Dry conditions raise firework dangers
Wednesday, December 28th 2005, 9:56 am
By: News On 6
The statewide burn ban is putting a damper on holiday traditions. First, Tulsa's annual "Burning of the Greens" was cancelled due to hazardous conditions. We now learn, shooting-off fireworks at the stroke of midnight on New Years Eve, may cost you more than it's worth.
News on 6 anchor Tami Marler says even though the entire state is under a burn ban, you can still buy fireworks, even shoot them off, outside most city limits.
An Oklahoma City area blaze injured a firefighter and a child. Investigators believe it started with children shooting fireworks.
"Doesn't make sense. It's illegal to throw a lit cigarette from a car, so how can it be a good thing to operate fireworks in this kind of weather conditions." Tulsa Fire Captain Larry Bowles says in 22 years as a firefighter, he's never seen a grassfire season quite like this. "When all the conditions come in to that perfect storm, if you will. When the humidity and temperature and wind and the dry conditions, the state of drought that we're in now, I guess you'd have to go back a lot of years to find this dry a year in Oklahoma.â€
Like any other time of year, it's illegal to shoot-off fireworks inside the city limits of most Oklahoma towns. Even in rural areas where it may be legal, you need to understand the risk. "It doesn't take much, when the wind is whipping like it is, and things are as dry and there's as much fuel as there is, all you need is a spark to get something huge going. And you can be held liable, and probably will be held liable, for any damages that occur if you start a fire that involves homes and structures. It's not us; it's the court system that will bring those charges against you. And the insurance companies that underwrite all those structures will come after you, too. The end result of that is it could just destroy you financially."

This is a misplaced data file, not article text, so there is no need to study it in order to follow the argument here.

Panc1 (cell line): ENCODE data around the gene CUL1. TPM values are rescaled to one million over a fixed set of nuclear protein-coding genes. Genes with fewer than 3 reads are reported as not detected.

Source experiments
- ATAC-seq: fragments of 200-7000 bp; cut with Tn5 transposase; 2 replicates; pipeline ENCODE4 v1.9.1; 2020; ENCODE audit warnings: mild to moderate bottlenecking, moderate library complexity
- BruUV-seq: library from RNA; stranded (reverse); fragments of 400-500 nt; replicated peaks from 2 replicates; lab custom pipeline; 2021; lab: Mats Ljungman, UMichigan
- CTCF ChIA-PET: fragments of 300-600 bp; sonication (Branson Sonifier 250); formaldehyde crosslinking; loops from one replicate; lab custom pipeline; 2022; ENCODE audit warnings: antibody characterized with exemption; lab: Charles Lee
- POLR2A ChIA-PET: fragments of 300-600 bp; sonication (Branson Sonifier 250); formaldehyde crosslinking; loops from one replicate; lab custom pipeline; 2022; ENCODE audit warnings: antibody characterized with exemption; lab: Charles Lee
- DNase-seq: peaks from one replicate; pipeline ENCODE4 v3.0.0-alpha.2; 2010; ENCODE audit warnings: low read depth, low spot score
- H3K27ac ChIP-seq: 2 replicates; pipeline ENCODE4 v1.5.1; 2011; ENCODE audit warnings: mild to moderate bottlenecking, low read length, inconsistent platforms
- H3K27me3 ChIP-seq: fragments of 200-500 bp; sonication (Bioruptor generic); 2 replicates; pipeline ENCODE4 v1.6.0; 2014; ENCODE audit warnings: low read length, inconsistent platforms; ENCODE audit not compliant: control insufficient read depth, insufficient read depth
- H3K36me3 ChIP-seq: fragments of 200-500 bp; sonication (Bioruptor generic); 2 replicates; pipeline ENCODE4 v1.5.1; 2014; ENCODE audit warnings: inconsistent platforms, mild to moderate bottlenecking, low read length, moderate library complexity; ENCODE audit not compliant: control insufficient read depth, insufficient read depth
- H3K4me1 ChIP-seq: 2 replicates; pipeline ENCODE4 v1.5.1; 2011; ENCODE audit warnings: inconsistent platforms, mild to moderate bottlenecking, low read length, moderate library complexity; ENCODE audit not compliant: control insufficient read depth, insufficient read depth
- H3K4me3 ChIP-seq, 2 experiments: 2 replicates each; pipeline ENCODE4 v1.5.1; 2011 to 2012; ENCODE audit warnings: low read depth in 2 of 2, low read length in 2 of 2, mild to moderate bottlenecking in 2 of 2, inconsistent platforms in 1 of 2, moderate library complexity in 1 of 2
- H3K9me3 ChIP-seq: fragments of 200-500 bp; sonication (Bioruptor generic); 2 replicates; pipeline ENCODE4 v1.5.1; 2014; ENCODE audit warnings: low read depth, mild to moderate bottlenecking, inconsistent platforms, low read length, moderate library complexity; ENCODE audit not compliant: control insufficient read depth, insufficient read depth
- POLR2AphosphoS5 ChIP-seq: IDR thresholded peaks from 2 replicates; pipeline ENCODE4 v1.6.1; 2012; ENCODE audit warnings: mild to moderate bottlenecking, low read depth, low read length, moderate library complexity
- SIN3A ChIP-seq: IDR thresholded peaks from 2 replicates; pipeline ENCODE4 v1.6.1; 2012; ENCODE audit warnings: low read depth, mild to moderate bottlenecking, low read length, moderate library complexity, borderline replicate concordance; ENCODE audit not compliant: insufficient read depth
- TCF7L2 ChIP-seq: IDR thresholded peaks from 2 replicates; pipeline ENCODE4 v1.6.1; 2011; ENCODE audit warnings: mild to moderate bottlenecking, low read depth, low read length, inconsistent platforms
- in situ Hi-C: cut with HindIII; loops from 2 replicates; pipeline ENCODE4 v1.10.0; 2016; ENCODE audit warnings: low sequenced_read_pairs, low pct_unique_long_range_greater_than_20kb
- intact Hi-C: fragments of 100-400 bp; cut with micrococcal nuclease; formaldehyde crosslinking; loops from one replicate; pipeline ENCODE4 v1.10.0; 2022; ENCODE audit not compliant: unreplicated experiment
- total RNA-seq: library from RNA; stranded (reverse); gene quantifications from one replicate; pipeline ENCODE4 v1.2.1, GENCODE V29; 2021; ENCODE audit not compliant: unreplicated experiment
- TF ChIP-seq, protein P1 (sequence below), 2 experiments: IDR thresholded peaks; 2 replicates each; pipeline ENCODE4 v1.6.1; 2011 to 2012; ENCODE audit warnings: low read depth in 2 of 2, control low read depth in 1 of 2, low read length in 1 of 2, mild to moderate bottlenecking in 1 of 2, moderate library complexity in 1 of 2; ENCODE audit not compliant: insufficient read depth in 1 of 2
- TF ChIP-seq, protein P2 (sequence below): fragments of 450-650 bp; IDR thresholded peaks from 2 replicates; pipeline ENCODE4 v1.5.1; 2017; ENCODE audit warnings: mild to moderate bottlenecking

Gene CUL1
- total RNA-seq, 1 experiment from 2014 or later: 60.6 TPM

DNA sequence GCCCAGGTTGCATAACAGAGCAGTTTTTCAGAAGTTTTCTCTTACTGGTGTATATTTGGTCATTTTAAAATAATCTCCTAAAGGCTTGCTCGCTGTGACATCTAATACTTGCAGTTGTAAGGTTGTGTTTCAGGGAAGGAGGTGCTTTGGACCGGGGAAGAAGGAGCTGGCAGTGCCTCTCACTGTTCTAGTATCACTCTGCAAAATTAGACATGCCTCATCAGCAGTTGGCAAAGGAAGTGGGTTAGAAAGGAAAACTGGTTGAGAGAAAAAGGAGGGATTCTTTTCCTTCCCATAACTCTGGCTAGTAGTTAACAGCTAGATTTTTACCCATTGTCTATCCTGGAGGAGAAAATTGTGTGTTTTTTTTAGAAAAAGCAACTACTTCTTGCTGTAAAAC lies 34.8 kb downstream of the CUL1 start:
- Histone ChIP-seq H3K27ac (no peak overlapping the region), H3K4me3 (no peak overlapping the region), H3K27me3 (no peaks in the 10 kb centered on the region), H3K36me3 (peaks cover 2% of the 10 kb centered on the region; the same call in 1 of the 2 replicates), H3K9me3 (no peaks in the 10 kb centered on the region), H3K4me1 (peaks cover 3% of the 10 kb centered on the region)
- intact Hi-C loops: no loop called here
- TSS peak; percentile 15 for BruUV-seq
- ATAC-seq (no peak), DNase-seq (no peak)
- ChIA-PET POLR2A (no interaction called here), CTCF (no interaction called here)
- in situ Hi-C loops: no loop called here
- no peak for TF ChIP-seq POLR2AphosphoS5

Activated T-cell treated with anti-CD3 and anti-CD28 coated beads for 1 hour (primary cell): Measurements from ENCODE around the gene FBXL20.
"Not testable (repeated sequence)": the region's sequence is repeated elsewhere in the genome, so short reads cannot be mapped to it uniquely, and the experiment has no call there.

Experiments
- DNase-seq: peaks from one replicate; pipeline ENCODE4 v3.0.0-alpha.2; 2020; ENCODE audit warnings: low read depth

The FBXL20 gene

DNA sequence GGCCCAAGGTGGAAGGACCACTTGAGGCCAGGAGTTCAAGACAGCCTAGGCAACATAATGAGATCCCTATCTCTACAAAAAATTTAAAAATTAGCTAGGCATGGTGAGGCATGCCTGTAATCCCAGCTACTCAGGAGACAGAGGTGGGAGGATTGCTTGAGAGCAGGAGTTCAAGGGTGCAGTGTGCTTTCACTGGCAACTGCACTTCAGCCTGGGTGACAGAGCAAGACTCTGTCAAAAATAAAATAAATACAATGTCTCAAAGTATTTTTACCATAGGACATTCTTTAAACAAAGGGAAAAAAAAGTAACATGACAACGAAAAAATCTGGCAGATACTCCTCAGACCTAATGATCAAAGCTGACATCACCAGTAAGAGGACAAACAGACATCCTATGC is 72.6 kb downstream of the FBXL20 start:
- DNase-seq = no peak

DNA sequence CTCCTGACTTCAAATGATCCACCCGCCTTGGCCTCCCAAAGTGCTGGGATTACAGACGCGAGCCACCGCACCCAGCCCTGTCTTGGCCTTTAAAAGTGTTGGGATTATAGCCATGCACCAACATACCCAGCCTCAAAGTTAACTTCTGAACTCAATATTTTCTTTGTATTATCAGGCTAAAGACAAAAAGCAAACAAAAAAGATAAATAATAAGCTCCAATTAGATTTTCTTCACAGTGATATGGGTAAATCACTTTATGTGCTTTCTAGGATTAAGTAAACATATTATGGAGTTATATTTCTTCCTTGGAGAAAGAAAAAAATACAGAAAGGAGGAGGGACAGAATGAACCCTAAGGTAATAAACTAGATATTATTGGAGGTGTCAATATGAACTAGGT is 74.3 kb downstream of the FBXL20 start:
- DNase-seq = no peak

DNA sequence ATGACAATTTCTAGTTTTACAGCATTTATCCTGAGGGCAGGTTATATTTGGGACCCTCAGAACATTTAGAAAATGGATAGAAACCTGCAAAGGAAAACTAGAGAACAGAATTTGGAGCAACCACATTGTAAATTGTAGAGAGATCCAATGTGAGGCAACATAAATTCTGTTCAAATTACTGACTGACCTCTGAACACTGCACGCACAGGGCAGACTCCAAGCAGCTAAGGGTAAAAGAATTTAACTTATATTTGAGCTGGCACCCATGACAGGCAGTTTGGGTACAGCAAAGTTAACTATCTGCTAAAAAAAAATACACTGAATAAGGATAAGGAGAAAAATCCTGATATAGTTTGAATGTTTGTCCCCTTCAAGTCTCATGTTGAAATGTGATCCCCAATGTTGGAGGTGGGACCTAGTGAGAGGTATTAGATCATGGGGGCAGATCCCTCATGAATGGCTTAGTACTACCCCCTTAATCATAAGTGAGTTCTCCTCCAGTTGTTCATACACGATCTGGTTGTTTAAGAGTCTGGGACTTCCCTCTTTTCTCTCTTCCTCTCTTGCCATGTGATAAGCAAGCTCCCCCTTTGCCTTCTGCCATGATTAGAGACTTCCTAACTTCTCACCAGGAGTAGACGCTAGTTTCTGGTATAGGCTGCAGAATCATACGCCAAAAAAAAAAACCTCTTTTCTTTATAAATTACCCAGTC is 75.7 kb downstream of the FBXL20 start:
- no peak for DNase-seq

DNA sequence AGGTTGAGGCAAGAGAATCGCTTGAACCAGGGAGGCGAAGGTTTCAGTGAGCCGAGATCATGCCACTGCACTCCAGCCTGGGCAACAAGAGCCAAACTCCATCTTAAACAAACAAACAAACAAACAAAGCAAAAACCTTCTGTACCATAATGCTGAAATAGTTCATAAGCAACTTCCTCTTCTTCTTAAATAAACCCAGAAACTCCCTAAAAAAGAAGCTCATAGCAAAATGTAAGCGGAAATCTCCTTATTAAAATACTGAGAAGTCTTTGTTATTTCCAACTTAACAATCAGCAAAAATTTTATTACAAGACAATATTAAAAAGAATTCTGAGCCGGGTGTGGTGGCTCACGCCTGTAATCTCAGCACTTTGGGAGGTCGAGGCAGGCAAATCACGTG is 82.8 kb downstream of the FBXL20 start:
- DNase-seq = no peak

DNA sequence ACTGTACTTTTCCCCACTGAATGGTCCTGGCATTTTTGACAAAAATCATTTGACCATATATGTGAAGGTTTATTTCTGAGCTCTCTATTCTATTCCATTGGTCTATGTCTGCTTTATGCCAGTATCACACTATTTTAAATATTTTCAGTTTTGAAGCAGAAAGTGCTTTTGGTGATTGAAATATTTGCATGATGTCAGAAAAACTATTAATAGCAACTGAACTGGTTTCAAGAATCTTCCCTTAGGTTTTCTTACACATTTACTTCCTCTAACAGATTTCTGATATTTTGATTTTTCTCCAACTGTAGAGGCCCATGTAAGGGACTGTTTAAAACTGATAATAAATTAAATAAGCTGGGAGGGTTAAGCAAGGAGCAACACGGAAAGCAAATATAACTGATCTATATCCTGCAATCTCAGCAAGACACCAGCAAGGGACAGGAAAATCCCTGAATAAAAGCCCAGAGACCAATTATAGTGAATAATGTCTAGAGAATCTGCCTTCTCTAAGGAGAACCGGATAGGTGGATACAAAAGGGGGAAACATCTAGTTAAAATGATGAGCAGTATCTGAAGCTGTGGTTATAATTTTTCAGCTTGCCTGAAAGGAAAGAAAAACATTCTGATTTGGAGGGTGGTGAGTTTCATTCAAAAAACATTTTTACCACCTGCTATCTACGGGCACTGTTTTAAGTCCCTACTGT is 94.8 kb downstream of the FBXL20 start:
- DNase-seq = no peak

While fireworks may provide New Years entertainment, fire officials say it's not worth the risk. If you're caught illegally shooting fireworks inside Tulsa's city limits, fines range from $220 to as much as $500, plus court costs.
You could also do jail time. If you cause a fire, the financial liability is much higher, with up to 7 years in prison, if a firefighter is injured as a result.